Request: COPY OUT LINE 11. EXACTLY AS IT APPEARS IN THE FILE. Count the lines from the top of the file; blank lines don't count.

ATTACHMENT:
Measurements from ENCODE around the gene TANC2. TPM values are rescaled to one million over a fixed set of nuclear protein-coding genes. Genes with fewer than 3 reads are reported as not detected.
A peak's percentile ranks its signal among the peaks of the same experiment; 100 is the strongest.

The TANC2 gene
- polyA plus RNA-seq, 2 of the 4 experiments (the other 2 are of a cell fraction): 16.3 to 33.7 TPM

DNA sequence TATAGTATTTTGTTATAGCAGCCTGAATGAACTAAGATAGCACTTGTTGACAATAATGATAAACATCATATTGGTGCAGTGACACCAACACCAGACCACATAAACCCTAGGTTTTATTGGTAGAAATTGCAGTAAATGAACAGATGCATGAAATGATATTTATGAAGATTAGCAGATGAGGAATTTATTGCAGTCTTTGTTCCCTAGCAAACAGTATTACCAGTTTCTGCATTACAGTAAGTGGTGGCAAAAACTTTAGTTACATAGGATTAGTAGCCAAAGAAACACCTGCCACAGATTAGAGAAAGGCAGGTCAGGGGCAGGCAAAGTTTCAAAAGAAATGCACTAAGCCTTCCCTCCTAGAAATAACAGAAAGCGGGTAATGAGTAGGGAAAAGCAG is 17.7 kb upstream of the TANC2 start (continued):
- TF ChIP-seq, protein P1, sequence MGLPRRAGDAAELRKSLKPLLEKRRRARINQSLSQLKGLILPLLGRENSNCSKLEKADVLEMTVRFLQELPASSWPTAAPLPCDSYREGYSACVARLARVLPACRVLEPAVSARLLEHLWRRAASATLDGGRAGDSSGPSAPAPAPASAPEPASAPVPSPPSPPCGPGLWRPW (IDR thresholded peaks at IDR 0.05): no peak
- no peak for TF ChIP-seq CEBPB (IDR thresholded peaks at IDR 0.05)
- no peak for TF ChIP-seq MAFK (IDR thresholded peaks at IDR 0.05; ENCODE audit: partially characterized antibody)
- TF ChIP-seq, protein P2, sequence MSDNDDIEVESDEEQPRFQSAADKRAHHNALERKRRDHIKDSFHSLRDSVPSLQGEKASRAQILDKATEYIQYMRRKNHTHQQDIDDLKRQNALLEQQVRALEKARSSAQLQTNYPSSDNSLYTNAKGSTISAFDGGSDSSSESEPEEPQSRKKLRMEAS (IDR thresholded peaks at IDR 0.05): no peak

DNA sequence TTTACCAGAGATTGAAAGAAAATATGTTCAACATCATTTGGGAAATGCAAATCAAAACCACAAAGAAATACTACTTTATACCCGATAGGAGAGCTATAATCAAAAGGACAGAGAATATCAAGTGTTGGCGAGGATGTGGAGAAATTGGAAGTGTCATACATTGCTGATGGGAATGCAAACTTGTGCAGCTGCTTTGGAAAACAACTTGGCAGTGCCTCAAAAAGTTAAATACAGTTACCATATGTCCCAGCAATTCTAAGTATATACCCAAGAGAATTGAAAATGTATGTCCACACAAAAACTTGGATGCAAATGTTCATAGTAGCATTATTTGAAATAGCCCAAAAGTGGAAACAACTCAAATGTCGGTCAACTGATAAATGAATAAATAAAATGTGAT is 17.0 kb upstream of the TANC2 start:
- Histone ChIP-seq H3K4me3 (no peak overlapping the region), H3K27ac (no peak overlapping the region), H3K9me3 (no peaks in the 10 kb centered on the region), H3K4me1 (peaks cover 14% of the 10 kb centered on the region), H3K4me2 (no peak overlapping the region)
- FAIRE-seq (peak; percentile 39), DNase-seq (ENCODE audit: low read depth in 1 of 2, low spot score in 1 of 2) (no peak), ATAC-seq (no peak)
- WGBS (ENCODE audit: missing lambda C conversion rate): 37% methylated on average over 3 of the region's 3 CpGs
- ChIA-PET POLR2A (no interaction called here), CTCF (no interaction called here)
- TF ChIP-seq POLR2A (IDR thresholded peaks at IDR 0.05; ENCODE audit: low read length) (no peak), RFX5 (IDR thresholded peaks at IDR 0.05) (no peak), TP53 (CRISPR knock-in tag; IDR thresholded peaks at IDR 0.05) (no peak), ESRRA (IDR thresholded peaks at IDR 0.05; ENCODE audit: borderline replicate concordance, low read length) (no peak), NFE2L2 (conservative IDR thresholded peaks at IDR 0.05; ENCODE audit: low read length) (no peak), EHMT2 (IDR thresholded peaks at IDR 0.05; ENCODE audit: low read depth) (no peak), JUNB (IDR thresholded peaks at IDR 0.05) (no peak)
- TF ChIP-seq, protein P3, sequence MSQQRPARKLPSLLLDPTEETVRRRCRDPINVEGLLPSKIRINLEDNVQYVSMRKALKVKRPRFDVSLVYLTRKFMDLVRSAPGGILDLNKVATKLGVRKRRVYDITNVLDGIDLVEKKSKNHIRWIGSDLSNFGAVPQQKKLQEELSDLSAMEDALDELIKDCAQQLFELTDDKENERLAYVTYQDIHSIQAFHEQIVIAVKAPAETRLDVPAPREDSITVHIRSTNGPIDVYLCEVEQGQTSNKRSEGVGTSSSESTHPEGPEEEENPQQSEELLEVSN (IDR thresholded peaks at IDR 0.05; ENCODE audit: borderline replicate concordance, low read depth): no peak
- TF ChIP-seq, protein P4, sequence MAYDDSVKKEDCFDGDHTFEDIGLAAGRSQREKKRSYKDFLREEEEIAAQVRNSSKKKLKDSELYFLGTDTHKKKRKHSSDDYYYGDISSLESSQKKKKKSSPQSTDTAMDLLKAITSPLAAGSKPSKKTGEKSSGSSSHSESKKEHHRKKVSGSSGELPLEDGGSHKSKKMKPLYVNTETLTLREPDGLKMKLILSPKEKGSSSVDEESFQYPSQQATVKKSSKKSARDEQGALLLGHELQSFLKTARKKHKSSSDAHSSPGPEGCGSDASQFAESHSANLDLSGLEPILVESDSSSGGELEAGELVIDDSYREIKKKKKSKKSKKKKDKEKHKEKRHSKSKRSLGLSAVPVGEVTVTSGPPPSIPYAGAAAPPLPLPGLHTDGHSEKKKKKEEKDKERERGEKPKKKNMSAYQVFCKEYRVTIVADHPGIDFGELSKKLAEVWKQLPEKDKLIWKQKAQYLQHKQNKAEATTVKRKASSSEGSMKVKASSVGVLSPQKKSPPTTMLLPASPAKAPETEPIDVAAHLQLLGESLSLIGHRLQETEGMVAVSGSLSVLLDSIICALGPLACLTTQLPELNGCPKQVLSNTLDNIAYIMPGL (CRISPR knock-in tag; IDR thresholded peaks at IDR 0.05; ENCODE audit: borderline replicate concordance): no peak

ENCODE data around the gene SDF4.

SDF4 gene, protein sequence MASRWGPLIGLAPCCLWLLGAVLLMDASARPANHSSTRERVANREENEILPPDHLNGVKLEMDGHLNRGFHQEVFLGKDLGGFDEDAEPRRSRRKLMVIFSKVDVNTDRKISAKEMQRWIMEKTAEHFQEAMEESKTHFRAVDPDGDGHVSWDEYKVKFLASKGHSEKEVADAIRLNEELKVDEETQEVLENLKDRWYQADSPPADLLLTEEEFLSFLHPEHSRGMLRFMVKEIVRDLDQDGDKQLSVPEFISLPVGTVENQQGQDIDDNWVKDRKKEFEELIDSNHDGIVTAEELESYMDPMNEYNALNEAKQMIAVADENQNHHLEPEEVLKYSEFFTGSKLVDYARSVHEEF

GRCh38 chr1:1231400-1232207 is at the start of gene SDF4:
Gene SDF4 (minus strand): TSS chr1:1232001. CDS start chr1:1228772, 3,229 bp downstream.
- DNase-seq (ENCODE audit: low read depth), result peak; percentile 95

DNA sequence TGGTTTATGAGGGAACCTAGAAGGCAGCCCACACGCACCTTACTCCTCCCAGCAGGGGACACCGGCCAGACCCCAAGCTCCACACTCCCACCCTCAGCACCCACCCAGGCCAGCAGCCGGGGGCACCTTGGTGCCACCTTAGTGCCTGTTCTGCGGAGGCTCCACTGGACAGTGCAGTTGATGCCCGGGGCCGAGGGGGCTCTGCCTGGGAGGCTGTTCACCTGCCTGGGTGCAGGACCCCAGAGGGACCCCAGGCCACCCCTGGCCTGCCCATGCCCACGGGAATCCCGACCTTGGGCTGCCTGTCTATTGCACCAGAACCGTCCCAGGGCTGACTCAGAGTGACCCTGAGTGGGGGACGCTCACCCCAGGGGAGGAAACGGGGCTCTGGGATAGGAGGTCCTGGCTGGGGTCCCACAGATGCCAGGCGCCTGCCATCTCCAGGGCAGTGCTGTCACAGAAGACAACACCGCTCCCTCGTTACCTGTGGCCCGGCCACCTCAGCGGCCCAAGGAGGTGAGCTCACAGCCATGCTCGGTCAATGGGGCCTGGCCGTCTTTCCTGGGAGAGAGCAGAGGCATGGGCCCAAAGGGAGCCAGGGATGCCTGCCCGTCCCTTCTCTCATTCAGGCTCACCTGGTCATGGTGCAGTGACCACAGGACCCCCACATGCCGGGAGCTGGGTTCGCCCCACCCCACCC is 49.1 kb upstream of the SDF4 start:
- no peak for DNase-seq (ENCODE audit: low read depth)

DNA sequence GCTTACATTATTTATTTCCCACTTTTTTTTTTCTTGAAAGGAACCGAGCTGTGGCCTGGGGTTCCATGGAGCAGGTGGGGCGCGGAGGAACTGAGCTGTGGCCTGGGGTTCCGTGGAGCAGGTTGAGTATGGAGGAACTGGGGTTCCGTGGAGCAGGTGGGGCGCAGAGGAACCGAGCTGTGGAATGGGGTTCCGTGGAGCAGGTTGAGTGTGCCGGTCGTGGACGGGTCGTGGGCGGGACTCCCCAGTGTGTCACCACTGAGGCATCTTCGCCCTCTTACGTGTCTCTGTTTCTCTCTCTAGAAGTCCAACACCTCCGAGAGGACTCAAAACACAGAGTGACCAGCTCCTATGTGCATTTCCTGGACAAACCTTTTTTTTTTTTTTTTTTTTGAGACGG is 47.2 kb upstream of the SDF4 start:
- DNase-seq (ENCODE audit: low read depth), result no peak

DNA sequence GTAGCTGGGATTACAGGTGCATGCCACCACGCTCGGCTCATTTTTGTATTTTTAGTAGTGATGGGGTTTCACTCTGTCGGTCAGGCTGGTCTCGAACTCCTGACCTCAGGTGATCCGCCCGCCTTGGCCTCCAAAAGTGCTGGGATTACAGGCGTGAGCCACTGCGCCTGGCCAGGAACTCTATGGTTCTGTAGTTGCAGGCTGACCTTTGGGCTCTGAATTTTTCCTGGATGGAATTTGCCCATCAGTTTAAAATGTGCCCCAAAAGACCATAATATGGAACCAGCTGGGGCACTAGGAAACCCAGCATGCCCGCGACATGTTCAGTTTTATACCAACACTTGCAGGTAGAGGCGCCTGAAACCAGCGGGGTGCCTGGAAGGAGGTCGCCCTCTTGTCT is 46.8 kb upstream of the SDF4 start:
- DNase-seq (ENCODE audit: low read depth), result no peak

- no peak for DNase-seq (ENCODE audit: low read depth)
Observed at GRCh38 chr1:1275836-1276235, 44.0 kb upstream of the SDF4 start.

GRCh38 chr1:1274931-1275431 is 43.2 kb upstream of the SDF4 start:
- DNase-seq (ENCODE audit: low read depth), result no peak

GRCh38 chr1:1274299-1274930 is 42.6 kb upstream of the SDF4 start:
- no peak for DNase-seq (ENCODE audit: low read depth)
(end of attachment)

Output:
- Histone ChIP-seq H3K4me3 (no peak overlapping the region), H3K27ac (no peak overlapping the region), H3K9me3 (no peaks in the 10 kb centered on the region), H3K4me1 (peaks cover 14% of the 10 kb centered on the region), H3K4me2 (no peak overlapping the region)